After years of very nearly slipping beneath the waves, it seems that the ship-financing sector of the maritime loan specialist NordLB Bank is buoyant again. For the first time in three years, it has made a positive contribution to the overall balance sheet of the struggling lender.
But the possible sighting of dry land may be premature. Experts warn that an end to the years-long crisis in the shipping industry, which was badly holed by the dip in trade caused by the 2008 financial crisis, is nowhere in sight. Battered banks may yet face additional burdens.
“Most of the major shipping markets are still in crisis,” said Burkhard Lemper of the Institute of Shipping Economics and Logistics in Bremen, northern Germany. “There is still an overcapacity in almost every area.” This is true for container ships, tankers and bulk carriers.
But the fallout has hit major shipping lenders, such as NordLB, one of the giants of the industry, HSH Nordbank, DVB Bank and KfW Ipex, in different ways.
Banks involved in shipping traditionally play a major role in Germany, which is deeply reliant on import and export, and is particularly dependent on capacity as most international trade is carried by sea.
The industry has suffered for years from the ebb and flow of ships being full in boom times and empty during downturns.
The industry has suffered for years from the ebb and flow of ships being full in boom times and empty during downturns. The market hasn’t made a sustained recovery since 2008.
“The structural surplus supply continues to have an influence on ship values and charter rates and also continues to exist within the three particularly affected sectors, container ships, bulk carriers and crude oil tankers,” Ralf Bedranowsky, the chief executive designate of DVB Bank, told Handelsblatt.
Overcapacity has triggered a vicious circle. When supply is greater than demand, pressure is put on charter and freight rates. When rates are consistently low, ship owners find it harder to afford interest payments and amortization. Banks are then forced to increase their ability to accommodate non-performing loans, or completely write them off.
HSH Nordbank, a major rival of NordLB, continues to be the leading maritime financer in Germany, and second-biggest in the world behind DNB ASA of Norway. But the Hamburg-based finance house is still in the process of restructuring after receiving a bailout in 2009.
It currently has a ship-lending volume of €23 billion ($26 billion). As part of the shakeup, two thirds of that amount, or €16 billion, consists of loans allotted to the core bank that will be continued. But the remaining third will be allocated to a bad bank, whose portfolio will be scaled back.
In the first quarter of 2015, HSH further boosted its reserves for impaired ship loans with net appropriations of about €210 million.
As 80 percent of the shipping portfolio is covered by an accounts warranty from the bank’s majority owners, the German states of Hamburg and Schleswig-Holstein, the shipping segment lost only €4 million in the first quarter. Just last year, HSH increased its provisions for shipping loans by €1.14 billion.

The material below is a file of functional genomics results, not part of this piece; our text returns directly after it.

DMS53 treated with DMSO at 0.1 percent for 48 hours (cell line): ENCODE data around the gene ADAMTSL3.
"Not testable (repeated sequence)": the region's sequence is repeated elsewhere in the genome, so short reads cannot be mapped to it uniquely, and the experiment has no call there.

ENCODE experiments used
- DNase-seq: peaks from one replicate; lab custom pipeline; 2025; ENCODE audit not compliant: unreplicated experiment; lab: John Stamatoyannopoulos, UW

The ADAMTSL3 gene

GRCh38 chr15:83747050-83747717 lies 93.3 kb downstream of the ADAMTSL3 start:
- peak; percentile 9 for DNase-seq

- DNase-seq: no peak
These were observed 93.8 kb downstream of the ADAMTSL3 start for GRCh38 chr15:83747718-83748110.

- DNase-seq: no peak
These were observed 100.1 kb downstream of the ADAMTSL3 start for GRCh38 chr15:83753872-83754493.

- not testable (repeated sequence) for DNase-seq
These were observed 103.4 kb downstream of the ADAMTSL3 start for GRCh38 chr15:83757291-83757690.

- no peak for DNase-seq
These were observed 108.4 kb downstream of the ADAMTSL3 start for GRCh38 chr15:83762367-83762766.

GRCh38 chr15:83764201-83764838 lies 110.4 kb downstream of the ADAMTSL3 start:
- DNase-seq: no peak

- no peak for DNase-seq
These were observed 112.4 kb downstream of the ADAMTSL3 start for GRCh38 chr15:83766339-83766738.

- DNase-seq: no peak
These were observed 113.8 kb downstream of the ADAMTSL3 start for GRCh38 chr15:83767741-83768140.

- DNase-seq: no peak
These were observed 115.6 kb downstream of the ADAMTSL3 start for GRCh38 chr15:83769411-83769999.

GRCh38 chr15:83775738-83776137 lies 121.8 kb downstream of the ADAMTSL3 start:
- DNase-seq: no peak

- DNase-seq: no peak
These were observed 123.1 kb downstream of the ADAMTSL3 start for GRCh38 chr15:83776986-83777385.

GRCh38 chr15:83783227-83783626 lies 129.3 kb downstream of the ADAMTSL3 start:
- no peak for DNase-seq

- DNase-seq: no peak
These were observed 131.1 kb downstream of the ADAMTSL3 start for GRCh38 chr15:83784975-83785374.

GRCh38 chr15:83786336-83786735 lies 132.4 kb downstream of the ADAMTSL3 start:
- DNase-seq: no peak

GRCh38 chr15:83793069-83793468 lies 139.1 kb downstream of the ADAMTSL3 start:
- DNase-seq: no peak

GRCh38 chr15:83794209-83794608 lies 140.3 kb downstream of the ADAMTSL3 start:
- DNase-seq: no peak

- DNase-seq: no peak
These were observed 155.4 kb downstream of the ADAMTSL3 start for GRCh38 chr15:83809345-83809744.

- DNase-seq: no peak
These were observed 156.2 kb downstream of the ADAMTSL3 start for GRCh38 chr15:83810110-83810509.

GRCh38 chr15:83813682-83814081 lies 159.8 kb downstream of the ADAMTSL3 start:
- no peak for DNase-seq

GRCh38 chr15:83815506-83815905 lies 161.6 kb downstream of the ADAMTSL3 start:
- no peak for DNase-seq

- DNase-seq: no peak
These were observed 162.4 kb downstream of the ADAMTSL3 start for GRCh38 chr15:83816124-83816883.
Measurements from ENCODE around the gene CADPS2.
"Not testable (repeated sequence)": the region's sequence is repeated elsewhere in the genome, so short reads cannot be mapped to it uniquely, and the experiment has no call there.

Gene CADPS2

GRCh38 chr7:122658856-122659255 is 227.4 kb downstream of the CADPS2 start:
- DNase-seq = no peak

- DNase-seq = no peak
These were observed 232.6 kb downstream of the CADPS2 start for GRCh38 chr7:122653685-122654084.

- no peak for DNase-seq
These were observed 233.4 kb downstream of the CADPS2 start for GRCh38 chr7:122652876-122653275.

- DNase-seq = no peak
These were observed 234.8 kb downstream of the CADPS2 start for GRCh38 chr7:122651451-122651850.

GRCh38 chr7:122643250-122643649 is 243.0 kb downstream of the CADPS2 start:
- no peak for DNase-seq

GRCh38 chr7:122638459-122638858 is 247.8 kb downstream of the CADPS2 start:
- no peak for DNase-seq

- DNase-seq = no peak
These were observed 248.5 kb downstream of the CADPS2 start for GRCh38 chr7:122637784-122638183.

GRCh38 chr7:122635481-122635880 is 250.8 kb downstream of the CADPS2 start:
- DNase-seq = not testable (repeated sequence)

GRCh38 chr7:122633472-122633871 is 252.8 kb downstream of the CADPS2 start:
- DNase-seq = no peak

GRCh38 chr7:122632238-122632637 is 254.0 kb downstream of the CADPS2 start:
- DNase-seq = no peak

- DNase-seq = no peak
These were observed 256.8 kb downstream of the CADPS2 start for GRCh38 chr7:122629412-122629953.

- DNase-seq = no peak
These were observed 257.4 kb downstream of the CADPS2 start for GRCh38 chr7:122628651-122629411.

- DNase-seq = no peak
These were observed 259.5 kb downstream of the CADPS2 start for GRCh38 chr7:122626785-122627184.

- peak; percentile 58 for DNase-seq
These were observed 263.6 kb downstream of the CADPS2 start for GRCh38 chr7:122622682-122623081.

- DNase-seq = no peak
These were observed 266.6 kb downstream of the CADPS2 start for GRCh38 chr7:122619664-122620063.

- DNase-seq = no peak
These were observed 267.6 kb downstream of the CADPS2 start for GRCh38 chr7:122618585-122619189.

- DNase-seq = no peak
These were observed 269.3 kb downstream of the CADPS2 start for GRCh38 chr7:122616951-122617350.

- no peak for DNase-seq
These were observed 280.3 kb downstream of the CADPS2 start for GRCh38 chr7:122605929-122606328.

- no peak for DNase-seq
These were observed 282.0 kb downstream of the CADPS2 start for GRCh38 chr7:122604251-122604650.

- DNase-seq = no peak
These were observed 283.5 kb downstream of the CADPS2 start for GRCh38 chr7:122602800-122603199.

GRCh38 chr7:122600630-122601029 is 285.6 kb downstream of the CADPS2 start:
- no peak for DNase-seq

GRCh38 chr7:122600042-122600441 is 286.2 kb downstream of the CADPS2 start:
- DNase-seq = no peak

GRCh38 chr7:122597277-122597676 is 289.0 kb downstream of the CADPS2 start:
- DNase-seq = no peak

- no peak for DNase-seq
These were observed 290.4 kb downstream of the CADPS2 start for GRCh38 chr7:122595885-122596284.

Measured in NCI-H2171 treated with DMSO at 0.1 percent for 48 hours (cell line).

HSH remains cautious in its forecast, assuming a “continuingly difficult development in shipping.” The recovery is slowing down.
While rivals such as Commerzbank plan to exit the ship financing business for strategic reasons, HSH wants only to rid itself of its bad bank portfolio. Overall, HSH’s shipping loan segment will become considerably smaller.
“Especially hard hit by the weak income situation when compared internationally are the medium-sized German shipping companies.”
That isn’t true at NordLB, which, with a volume of €19.5 billion, is Germany’s second largest financer of shipping. “We want to cut back the relative exposure a bit,” Gunter Dunkel, the bank’s president said, suggesting that only small changes will be made.
The shipping business has been heavily scrutinized at NordLB, but investors have a clear opinion. According to Mr. Dunkel, they see the segment as highly attractive. The bank is striving to add €1 billion in new business this year, which would put it at the same level as 2014.
Since shipping loans are mostly invoiced in dollars, which has made strong gains against the euro, the currency driven increase in volume alone was almost €2 billion at NordLB. At HSH Nordbank, the dollar drove shipping loans up by almost €3 billion.
NordLB hasn’t escaped unscathed. About 37 percent, or more than €7 billion of shipping loans, weren’t properly serviced. Thomas Bürkle, the bank’s chief risk officer, estimates losses from this business since the financial crisis to be more than €500 million so far, including €150 million in 2014. To protect against risks, the bank put in reserve €742 million in 2013 and €768 million in 2014.
DVB Bank, one of the institutions belonging to the cooperative banking sector, has come through the crisis with relatively little damage. Risk provisions were reduced by almost half to €38 million in 2014 compared to the previous year. Opportunities for new business were also embraced as €2.6 billion in shipping loans were approved. The bank expects comparable volume in 2015.
KfW Ipex-Bank is also aggressively chasing new business, but without focusing on container ships or tankers. Of the €2.9 billion it has lent, 61 percent of loans were for cruise ships. Still, the bank doesn’t envision a long-term recovery for the industry and predicts problems will continue to exist “as long as the historically low interest rates and investor capital result in ship building orders that are speculatively targeting a future demand.”
It is clear who the biggest losers are. “Especially hard hit by the weak income situation when compared internationally are the medium-sized German shipping companies, whose fleets usually consist of ships that belong to individual closed ship funds,” a KfW Ipex Bank spokesperson said.
The tax saving models of the past still cast long shadows.